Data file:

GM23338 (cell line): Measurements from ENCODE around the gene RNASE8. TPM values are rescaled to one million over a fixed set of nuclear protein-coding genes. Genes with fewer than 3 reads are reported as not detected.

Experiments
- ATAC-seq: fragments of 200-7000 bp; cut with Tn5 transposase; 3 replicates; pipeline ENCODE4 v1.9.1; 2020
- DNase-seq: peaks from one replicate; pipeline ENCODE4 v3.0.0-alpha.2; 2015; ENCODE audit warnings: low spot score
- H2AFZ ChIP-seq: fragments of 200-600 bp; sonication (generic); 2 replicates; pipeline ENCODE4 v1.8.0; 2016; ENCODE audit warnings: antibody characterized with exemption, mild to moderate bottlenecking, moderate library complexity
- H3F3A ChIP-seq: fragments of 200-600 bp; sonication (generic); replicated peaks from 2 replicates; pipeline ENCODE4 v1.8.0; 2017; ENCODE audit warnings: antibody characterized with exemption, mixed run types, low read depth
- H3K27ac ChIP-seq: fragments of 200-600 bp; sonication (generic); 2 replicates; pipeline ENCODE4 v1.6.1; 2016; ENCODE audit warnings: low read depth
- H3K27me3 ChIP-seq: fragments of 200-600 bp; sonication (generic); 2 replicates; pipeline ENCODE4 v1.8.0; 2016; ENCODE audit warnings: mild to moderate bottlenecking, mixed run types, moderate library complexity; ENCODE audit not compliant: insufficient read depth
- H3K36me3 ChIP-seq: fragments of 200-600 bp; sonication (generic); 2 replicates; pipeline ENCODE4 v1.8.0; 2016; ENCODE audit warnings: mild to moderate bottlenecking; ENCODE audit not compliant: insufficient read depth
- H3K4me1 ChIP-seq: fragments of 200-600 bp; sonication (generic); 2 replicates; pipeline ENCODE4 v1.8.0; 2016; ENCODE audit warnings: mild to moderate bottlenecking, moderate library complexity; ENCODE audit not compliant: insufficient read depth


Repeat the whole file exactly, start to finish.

GM23338 (cell line): Measurements from ENCODE around the gene RNASE8. TPM values are rescaled to one million over a fixed set of nuclear protein-coding genes. Genes with fewer than 3 reads are reported as not detected.

Experiments
- ATAC-seq: fragments of 200-7000 bp; cut with Tn5 transposase; 3 replicates; pipeline ENCODE4 v1.9.1; 2020
- DNase-seq: peaks from one replicate; pipeline ENCODE4 v3.0.0-alpha.2; 2015; ENCODE audit warnings: low spot score
- H2AFZ ChIP-seq: fragments of 200-600 bp; sonication (generic); 2 replicates; pipeline ENCODE4 v1.8.0; 2016; ENCODE audit warnings: antibody characterized with exemption, mild to moderate bottlenecking, moderate library complexity
- H3F3A ChIP-seq: fragments of 200-600 bp; sonication (generic); replicated peaks from 2 replicates; pipeline ENCODE4 v1.8.0; 2017; ENCODE audit warnings: antibody characterized with exemption, mixed run types, low read depth
- H3K27ac ChIP-seq: fragments of 200-600 bp; sonication (generic); 2 replicates; pipeline ENCODE4 v1.6.1; 2016; ENCODE audit warnings: low read depth
- H3K27me3 ChIP-seq: fragments of 200-600 bp; sonication (generic); 2 replicates; pipeline ENCODE4 v1.8.0; 2016; ENCODE audit warnings: mild to moderate bottlenecking, mixed run types, moderate library complexity; ENCODE audit not compliant: insufficient read depth
- H3K36me3 ChIP-seq: fragments of 200-600 bp; sonication (generic); 2 replicates; pipeline ENCODE4 v1.8.0; 2016; ENCODE audit warnings: mild to moderate bottlenecking; ENCODE audit not compliant: insufficient read depth
- H3K4me1 ChIP-seq: fragments of 200-600 bp; sonication (generic); 2 replicates; pipeline ENCODE4 v1.8.0; 2016; ENCODE audit warnings: mild to moderate bottlenecking, moderate library complexity; ENCODE audit not compliant: insufficient read depth